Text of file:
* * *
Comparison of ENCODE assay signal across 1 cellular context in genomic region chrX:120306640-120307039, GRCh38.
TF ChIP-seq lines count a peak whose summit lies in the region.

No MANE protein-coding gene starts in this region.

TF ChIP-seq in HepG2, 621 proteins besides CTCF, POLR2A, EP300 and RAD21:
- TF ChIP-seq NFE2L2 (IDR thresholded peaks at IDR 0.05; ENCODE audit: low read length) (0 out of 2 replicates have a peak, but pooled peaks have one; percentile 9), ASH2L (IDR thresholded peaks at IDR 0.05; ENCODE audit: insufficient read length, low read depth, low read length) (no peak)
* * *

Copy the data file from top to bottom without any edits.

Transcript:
Comparison of ENCODE assay signal across 1 cellular context in genomic region chrX:120306640-120307039, GRCh38.
TF ChIP-seq lines count a peak whose summit lies in the region.

No MANE protein-coding gene starts in this region.

TF ChIP-seq in HepG2, 621 proteins besides CTCF, POLR2A, EP300 and RAD21:
- TF ChIP-seq NFE2L2 (IDR thresholded peaks at IDR 0.05; ENCODE audit: low read length) (0 out of 2 replicates have a peak, but pooled peaks have one; percentile 9), ASH2L (IDR thresholded peaks at IDR 0.05; ENCODE audit: insufficient read length, low read depth, low read length) (no peak)